“As a part time worker, I had a contract that said they couldn’t work me more than six hours,” said Joan Petermann. “They had to work me at least three. I was guaranteed a certain income. One time I went to the restroom, when I came back, a supervisor was going to write me up for taking too long. Three write ups and you get fired. He said I took eleven minutes. I didn’t have a watch at the time. There were clocks hanging from the ceiling. I pointed to the clocks. They were as much as five minutes apart in the time, so he couldn’t write me up. That’s where the term going postal comes from. Some people just crack.”
“It’s true. I had a friend who couldn’t stand it,” said Herb Petermann. “He was there for less than a day. He just quit. He couldn’t stand the regimen.”
“I was there for five years,” said Joan Petermann.
The Equal Pay Act (EPA) of 1963 prohibited sex-based wage discrimination between men and women who perform jobs that require substantially equal skill, effort and responsibility under similar working conditions. According to statistics from the Institute For Women’s Policy Research (IWPR), women are almost half of the workforce. They’re the sole or co-breadwinner in half of American families with children. They receive more college and graduate degrees than men. These studies show female full-time year-round workers made only 80.5 cents for every dollar earned by men, a 20 percent gender wage gap. In middle-skill occupations, there’s a 66 percent wage gap for women.
If this same slow change continues as in the last 50 years, it will take until 2059 for women to reach pay parity. For Hispanic women, it will take until 2233 and Black women until 2124 for pay parity, according to the same study. A recent regression analysis of federal data by IWPR showed equal pay would cut a working woman’s poverty by more than half and add $513 billion to the national economy.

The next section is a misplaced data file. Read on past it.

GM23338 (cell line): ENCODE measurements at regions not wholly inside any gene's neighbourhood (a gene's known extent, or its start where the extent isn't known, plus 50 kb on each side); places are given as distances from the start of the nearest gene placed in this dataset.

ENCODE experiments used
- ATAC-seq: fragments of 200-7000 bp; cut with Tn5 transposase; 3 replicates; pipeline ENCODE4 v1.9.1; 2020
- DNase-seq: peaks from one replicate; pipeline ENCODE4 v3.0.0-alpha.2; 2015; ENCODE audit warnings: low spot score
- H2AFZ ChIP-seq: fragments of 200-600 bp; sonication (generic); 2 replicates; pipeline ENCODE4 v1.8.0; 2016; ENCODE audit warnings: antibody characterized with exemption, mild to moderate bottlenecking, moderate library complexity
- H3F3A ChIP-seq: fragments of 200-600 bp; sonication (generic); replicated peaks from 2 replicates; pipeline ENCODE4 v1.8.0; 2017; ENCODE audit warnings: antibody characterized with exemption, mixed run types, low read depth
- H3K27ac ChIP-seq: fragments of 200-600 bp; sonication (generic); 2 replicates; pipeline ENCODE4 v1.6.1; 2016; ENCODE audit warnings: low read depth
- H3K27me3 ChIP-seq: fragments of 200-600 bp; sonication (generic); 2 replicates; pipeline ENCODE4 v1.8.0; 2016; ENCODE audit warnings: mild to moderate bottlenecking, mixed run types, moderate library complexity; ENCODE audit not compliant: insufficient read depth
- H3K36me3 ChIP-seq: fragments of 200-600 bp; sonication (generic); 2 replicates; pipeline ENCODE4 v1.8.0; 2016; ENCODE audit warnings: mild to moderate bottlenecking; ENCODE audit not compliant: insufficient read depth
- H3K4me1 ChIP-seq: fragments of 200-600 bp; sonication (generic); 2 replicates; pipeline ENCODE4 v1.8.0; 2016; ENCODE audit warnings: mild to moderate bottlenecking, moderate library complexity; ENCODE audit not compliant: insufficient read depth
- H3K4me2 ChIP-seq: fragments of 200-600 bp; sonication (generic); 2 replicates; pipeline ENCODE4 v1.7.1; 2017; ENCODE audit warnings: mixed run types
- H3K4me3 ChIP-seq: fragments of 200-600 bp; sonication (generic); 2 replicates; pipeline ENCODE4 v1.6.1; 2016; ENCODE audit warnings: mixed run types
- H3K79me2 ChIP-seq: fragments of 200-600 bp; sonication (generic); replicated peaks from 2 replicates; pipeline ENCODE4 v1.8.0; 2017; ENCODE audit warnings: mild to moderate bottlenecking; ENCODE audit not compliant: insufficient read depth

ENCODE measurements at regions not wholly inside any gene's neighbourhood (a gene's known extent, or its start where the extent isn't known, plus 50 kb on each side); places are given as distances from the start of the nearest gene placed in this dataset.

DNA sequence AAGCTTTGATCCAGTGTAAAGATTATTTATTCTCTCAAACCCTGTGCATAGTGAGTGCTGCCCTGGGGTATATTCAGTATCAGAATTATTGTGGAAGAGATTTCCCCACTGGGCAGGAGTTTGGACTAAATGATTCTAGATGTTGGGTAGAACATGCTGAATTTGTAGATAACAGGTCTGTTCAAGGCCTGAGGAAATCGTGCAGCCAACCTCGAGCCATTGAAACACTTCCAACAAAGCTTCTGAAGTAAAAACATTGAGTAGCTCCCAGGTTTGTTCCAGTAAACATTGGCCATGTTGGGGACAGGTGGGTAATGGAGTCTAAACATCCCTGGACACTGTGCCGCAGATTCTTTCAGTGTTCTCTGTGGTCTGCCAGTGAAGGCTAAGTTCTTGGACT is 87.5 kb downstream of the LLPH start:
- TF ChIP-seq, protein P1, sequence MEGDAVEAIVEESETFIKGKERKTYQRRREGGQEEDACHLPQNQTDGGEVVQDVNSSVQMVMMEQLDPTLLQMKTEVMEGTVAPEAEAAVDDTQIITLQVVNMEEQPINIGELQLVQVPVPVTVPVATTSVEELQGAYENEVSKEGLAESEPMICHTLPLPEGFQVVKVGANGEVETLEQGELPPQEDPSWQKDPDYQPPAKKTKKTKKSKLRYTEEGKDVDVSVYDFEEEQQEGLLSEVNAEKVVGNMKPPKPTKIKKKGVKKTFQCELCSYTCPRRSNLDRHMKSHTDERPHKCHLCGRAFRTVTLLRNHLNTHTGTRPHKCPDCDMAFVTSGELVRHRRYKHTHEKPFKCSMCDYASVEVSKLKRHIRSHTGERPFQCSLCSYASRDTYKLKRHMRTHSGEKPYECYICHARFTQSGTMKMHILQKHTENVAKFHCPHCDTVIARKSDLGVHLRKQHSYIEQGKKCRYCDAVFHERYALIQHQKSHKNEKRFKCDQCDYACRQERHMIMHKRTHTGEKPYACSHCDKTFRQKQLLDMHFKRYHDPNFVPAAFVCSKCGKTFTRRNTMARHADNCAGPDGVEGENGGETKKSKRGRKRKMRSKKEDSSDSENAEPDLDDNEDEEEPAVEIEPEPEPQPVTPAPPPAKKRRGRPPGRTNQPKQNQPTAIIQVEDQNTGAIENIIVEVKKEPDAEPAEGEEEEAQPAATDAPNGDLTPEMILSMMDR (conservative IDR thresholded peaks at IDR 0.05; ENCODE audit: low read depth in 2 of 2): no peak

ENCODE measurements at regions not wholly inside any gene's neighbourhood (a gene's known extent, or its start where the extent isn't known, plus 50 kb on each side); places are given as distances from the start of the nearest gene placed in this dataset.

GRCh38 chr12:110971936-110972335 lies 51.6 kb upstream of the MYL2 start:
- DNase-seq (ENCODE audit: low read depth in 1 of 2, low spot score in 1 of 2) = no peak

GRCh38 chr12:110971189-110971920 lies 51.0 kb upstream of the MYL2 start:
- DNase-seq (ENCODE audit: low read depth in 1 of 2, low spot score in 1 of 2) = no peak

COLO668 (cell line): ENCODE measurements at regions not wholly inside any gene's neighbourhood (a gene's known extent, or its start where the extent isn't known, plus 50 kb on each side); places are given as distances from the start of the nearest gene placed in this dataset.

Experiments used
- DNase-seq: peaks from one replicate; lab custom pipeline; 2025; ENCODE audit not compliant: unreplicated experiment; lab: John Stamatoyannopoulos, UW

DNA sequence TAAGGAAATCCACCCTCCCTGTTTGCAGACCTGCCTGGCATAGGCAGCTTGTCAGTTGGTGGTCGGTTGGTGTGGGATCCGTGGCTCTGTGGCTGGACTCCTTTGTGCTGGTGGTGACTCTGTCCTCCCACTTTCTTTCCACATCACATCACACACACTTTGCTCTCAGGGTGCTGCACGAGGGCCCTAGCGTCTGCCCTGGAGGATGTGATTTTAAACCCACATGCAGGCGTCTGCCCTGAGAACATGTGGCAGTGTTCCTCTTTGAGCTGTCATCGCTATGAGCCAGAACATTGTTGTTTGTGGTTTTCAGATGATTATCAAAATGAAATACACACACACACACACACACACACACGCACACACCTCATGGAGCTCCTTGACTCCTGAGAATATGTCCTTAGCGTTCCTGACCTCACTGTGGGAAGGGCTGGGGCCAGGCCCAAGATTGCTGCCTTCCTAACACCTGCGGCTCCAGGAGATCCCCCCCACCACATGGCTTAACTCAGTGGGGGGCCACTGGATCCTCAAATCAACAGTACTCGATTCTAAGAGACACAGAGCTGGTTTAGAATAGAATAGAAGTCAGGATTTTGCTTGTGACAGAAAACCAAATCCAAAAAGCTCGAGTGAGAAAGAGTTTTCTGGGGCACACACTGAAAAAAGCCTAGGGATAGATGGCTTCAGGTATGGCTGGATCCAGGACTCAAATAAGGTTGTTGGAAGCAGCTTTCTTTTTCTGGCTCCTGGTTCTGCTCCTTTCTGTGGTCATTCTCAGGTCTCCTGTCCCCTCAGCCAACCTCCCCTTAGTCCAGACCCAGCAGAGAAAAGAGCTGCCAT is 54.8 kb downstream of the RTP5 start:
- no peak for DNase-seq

The National Organization For Women (NOW) points out disparity in wages of women to men not only affects women’s spending power, it creates gaps in women’s Social Security and pensions. Even men working in the 20 most common occupations for women earn more than women in those same occupations.
While still a single woman, Joan Petermann was heavily discriminated against while trying to obtain housing on her own. While moving into an apartment, with the help of two men moving her heavy bed into her room, the people upstairs could hear male voices in her bedroom. They called the landlord who evicted her on the spot for having men in her apartment! While Joan Petermann was married, Herb Petermann was gone in Europe. Joan Petermann had more discriminating experiences while on her own here in the states awaiting his return.
“I wanted to get an apartment and turn the utilities on,” said Joan Petermann. “They told me I needed my husband’s signature. I said no, a law has been passed. You don’t need my husband. I’m good enough. So I had the utilities turned on.”
The Equal Credit Opportunity Act (ECOA) was enacted on October 28, 1974, and amended it 1976, making it unlawful for any creditor to discriminate against any applicant on the basis of race, color, religion, national origin, sex, marital status, age or because someone gets public assistance. This law was a major breakthrough for women obtaining financing on their own and was in response to the credit industry’s discriminatory treatment against women.